After his wrongful imprisonment in 1995, John Grega finally walks free, thanks to a 2008 Vermont law allowing the admission of new DNA evidence.
Grega was found guilty of aggravated murder. He was accused and convicted for his 31-year-old wife’s raping, sodomizing, beating, and strangling in 1994. On Tuesday, August 21st, a judge vacated his sentence ordered a re-trial when DNA from an unknown man was found on her body. Swabs of the DNA were tested in mid-May. On Wedneday, Grega was released on $75,000 bail.
This is the first time the 2008 Vermont law has been applied to release a wrongfully convicted prisoner.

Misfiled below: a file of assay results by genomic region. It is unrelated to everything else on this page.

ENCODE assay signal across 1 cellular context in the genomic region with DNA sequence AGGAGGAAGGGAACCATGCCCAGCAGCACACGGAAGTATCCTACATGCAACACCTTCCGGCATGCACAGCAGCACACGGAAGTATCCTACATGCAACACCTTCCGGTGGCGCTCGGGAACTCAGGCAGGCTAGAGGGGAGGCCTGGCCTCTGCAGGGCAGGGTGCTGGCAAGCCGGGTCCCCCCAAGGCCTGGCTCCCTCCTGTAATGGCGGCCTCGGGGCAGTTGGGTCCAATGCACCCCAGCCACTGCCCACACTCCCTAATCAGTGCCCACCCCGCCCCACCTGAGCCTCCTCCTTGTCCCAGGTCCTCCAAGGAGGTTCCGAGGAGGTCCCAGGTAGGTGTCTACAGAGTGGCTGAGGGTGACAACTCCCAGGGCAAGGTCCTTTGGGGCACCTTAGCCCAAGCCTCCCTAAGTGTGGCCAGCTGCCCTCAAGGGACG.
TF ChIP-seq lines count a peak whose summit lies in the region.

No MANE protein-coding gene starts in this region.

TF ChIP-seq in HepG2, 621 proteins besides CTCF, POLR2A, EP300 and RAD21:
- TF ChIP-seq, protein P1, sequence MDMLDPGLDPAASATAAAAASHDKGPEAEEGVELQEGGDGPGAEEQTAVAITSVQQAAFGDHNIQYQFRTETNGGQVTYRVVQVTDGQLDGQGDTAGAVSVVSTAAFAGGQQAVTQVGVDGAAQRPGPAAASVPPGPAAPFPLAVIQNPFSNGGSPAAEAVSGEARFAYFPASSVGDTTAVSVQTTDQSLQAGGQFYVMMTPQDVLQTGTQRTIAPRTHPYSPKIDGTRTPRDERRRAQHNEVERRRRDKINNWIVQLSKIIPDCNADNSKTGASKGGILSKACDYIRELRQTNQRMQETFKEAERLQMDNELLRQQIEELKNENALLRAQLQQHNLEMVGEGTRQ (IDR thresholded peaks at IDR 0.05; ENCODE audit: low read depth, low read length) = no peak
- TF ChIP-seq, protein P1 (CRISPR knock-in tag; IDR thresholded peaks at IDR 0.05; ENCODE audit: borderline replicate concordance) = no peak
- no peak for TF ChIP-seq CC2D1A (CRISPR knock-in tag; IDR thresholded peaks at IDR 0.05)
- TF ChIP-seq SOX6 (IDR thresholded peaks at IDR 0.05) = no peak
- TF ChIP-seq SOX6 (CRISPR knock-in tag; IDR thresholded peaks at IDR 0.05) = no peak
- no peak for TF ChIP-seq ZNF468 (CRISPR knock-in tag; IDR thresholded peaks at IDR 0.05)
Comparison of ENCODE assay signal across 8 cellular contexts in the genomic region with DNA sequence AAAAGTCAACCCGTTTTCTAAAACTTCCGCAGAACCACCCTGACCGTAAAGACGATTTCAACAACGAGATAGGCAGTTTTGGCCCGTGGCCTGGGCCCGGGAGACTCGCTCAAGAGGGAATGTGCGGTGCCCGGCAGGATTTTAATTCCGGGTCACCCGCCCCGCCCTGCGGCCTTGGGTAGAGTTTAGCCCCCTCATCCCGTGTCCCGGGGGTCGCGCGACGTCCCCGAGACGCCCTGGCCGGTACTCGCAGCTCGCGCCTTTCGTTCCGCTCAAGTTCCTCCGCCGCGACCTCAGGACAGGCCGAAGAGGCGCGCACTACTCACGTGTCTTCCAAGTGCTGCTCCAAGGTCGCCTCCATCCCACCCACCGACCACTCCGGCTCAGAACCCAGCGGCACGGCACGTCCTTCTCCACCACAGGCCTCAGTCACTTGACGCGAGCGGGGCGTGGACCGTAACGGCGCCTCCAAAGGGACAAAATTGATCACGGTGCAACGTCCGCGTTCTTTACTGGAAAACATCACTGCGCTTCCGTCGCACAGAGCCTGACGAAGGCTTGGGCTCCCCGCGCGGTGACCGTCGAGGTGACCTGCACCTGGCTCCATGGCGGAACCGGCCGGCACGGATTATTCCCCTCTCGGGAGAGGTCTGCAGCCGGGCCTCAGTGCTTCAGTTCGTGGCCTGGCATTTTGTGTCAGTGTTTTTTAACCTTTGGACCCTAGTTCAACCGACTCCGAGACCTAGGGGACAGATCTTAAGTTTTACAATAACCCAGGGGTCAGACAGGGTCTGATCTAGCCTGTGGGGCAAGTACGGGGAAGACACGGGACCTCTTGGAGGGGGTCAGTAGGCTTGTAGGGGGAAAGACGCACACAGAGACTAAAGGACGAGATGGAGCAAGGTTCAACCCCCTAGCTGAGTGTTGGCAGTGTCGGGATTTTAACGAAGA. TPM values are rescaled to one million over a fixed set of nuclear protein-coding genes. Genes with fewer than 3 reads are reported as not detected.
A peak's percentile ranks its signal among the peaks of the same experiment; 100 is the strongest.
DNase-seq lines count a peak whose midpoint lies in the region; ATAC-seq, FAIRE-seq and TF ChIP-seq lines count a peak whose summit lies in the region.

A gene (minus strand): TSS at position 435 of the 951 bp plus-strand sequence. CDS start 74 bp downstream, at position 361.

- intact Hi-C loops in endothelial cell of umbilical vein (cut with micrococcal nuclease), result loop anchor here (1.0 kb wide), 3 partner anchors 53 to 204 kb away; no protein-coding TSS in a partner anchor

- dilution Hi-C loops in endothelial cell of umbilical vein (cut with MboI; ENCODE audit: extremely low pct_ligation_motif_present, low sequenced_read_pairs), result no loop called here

However, Grega is not completely exonerated – he has simply been freed because he did not commit the act he was accused of. Tracy Kelly Shriver, the state attorney for Windham County, claims there was “overwhelming circumstantial evidence” linking Grega to the crime. He gave police conflicting stories about what happened on the day of his wife’s death, as well.
The conditions of his release stipulate that, while the judge schedules a court hearing, Grega is to remain at his mother’s home in Lake Ronkonkoma, and he cannot see his late wife’s family unless they initiate the meeting.
If you were wrongfully convicted, in South Carolina you cannot be exonerated, but your record might be expunged, or you might be pardoned. The lawyers at Strom Law, LLC, can help you with questions regarding your criminal record. We offer free consultations, so contact us today. 803.252.4800.